COLUMBIA, S.C. (AP) — The South Carolina House passed a bill on Thursday that would eliminate the need to get a concealed weapons permit to carry guns in public in the state.
An unexpected move rewrote a bill that would have allowed South Carolina to accept concealed weapons permits from Georgia. The change caused the normally quick debate in the House to grind to a halt for a few hours before the bill passed 90-18.
Rep. Mike Pitts, R-Laurens, said his bill is a good compromise because people would still have to keep their guns hidden from view in public but would not have to go through hours of training for a constitutional right.
"I firmly believe in the Second Amendment of the Constitution. Literally," said Pitts, a former police officer.
The South Carolina Sheriffs' Association hasn't had time to review the bill but generally opposes allowing people to carry guns in public without training or safety education, executive director Jarrod Bruder said.
The group opposed a Senate bill last year that would have allowed guns to be carried openly in public. That bill died in a committee.
Opponents of the bill said the hours of training currently required to get a concealed weapons permit is important to make sure people stay safe. Also, because people who get guns as gifts or who buy them in private transactions like at gun shows don't have to undergo background checks, that means some people could carry guns who haven't passed a criminal check or a mental health check, said Rep. James Smith.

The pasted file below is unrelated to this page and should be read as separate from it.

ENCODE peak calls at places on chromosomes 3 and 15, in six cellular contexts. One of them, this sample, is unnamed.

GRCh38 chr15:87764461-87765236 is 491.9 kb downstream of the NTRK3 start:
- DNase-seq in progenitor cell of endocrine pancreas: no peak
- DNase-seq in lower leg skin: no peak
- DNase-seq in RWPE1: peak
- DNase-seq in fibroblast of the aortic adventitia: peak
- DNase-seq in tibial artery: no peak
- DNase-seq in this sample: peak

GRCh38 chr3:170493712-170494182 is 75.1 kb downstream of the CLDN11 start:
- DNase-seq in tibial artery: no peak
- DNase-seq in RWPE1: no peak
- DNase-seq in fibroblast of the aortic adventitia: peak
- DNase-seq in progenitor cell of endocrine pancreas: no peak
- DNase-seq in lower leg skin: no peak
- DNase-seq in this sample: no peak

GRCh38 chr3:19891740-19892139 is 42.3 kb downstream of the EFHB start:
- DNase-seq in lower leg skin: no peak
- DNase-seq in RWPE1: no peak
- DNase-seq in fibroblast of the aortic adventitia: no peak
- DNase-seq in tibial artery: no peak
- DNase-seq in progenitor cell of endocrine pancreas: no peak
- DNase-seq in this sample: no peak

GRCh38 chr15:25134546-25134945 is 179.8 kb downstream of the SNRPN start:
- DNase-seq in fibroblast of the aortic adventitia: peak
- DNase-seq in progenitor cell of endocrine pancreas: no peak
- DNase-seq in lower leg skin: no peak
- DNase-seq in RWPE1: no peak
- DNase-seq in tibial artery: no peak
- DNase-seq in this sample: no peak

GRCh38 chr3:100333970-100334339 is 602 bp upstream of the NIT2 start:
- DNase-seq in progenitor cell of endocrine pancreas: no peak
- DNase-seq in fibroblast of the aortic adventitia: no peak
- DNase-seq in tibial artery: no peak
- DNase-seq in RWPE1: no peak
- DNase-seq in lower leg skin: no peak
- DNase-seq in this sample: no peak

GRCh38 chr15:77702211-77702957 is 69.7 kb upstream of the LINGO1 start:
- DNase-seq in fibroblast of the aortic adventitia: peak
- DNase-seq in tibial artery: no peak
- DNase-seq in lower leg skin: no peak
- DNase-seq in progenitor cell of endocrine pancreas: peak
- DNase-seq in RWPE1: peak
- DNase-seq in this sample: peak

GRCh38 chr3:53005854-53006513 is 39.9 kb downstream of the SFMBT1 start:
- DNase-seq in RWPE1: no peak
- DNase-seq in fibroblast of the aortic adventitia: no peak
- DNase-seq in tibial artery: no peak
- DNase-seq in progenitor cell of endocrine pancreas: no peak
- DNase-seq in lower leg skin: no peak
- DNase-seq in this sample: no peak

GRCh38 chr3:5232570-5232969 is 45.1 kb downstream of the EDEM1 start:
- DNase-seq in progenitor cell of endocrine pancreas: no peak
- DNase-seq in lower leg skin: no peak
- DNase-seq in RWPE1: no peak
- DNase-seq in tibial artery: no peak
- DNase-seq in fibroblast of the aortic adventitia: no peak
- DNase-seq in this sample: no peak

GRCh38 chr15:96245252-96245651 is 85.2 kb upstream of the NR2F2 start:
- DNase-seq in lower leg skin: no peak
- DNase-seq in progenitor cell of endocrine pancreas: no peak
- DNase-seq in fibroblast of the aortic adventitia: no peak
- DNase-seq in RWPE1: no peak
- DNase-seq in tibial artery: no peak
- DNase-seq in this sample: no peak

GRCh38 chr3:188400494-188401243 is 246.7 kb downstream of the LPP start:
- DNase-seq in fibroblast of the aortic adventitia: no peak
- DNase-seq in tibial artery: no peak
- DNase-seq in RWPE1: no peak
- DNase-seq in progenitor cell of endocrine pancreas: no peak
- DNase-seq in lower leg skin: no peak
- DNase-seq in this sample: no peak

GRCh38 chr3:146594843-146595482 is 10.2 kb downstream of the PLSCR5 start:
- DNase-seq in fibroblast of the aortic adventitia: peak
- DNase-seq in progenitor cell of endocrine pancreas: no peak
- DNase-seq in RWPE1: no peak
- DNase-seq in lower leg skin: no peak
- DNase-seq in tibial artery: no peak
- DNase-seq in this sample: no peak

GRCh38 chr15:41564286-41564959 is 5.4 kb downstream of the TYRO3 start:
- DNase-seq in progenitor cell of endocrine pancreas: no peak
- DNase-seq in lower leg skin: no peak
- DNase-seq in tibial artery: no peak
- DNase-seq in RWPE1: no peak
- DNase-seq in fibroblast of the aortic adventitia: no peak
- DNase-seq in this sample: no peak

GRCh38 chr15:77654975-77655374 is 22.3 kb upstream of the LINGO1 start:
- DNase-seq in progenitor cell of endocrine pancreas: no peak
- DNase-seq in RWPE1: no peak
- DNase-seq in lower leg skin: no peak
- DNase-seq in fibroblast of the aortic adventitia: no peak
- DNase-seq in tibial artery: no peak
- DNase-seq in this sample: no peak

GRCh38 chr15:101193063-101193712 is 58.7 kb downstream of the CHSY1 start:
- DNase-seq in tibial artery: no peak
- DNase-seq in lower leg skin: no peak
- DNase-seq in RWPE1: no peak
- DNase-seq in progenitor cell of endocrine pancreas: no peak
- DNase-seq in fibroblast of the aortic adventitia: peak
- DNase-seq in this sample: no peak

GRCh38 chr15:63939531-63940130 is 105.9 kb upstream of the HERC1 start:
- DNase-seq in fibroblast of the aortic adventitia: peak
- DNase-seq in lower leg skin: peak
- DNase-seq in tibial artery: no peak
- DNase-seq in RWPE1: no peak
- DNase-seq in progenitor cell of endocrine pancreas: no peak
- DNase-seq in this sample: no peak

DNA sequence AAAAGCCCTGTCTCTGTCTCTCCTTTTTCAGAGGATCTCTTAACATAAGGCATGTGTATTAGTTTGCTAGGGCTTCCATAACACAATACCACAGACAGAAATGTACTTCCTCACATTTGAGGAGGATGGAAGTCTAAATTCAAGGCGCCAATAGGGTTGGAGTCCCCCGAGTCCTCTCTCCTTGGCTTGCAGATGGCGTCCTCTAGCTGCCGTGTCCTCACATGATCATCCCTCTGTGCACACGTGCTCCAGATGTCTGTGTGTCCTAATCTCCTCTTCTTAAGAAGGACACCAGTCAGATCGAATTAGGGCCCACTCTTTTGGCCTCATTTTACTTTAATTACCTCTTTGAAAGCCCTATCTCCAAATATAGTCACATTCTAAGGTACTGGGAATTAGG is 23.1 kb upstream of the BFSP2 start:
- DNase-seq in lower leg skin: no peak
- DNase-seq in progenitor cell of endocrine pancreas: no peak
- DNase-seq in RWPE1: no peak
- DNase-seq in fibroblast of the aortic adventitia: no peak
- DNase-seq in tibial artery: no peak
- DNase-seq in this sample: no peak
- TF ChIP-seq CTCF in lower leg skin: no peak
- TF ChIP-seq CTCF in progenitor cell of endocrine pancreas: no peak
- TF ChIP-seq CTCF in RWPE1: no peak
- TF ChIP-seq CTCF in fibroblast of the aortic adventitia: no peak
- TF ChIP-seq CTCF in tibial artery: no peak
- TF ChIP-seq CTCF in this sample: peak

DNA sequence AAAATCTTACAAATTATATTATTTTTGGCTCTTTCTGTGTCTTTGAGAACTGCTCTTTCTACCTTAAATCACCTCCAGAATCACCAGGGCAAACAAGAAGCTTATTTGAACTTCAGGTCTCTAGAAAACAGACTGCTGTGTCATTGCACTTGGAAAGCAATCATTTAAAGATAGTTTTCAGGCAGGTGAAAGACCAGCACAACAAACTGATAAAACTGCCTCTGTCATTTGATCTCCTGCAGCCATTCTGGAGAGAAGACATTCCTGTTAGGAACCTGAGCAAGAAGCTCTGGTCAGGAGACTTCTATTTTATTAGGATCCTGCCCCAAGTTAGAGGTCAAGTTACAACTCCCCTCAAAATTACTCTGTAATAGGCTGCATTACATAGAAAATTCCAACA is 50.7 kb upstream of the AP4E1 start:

"Do we want to add a number of untrained people carrying weapons? I don't think that is going to make our state safer," said Smith, D-Columbia.
The House bill keeps the concealed weapons permit program for people that want to get a permit that other states will accept, Pitts said. After one last routine vote, the new bill will be on its way to the other chamber.